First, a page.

Apple to pay $ 308.5 million for technology patent infringement on iTunes – tech2.org

Apple to pay $ 308.5 million for technology patent infringement on iTunes


Illustration for the article titled Apple ordered to pay $ 308.5 million for patent infringement of technology used in iTunes and App Store

Photo: Lionel Bonaventure / AFP (fake images)

A years-long feud over the technology Apple uses on iTunes, the App Store, and Apple Music has a new development. On Friday, a federal jury in Texas ruled that Apple had indeed infringed a patent for a digital rights management technology held by Personalized Media Communications. As a result, it ordered the tech giant to shell out approximately $ 308.5 million.

According to Bloomberg, Personalized Media Communications sued Apple for infringing its patent on FairPlay, a digital rights management technology used to distribute encrypted content from Apple’s iTunes, App Store and Apple Music services, among other patents, among other patents.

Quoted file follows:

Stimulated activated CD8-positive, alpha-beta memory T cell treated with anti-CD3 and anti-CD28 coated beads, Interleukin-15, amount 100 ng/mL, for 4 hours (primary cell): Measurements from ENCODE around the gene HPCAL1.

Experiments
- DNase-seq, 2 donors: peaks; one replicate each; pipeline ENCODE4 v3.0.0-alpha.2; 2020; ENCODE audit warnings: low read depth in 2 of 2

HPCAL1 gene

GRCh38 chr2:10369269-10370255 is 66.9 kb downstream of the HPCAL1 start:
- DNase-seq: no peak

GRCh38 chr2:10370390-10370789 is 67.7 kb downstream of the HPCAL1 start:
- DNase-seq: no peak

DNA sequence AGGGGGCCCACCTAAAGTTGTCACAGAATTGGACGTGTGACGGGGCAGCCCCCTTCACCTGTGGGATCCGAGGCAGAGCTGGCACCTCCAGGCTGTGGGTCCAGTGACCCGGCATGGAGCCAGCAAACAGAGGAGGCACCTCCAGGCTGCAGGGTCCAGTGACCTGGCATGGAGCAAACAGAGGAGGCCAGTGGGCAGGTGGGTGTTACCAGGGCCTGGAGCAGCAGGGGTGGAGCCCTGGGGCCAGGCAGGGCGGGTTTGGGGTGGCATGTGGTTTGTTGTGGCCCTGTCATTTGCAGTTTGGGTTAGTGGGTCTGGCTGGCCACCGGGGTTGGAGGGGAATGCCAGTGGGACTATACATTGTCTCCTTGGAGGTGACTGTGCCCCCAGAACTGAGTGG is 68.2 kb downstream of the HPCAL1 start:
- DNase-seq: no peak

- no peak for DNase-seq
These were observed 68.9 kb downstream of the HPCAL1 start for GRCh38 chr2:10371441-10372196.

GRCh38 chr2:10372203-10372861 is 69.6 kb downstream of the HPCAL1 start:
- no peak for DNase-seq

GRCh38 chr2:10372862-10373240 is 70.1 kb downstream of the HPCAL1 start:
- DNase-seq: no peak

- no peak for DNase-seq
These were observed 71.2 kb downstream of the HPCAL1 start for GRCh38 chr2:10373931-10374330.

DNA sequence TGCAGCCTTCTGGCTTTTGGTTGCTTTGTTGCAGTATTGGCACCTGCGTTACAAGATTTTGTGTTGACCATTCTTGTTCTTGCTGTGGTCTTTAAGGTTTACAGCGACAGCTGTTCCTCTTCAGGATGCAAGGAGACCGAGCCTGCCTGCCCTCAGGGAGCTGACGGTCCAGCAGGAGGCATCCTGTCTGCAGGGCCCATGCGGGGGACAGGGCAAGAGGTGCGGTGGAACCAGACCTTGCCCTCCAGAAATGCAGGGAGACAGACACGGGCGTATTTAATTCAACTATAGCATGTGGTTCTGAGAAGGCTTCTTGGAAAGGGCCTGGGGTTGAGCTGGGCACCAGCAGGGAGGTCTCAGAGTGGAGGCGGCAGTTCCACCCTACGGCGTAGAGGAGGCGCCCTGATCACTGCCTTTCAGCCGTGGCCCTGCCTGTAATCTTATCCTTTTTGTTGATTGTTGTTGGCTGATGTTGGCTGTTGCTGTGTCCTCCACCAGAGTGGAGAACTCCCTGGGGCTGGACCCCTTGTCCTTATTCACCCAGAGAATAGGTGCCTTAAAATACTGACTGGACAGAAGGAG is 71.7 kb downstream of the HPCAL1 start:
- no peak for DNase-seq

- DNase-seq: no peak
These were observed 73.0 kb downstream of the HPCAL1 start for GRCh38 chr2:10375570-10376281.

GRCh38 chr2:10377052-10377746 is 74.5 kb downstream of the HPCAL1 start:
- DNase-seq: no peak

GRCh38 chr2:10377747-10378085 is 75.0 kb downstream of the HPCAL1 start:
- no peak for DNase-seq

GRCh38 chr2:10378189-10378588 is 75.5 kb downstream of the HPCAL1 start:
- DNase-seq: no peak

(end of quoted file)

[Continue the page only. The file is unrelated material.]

As Personalized Media Communications explains, a FairPlay-encrypted file, such as a media content or software application, is digitally encrypted and can only be decrypted by an authorized user device based on user- or device-specific decryption information. .

The lawsuit dates back to 2015 and has been through many twists and turns. Although Apple successfully challenged the case in the US patent office, Reuters reported, an appeals court later reversed that decision. And last week, US District Judge Rodney Gilstrap rejected Apple’s request to declare the Personalized Media Communication patent invalid.

The jury trial and verdict are the latest developments, but they will not be the last.

In a statement to Bloomberg, Apple said it was disappointed with the ruling and would appeal it.

“Cases like this, brought by companies that don’t make or sell any products, stifle innovation and ultimately hurt consumers,” Apple told Bloomberg.

An expert in Personalized Media Communications had set a price of $ 240 million for what Apple owed the company in royalties for the use of its technology. However, the jury ordered Apple to pay a running royalty, which is the price determined by sales of licensed products or processes.

Gizmodo reached out to Apple for comment on the case on Sunday, but received no response. We will make sure to update this blog if we do.

According to Bloomberg, Apple isn’t the only company struggling with Personalized Media Communications over patents. The outlet claims YouTube won a patent lawsuit against Personalized Media Communications last year for different patents. Meanwhile, the company also sued Netflix.

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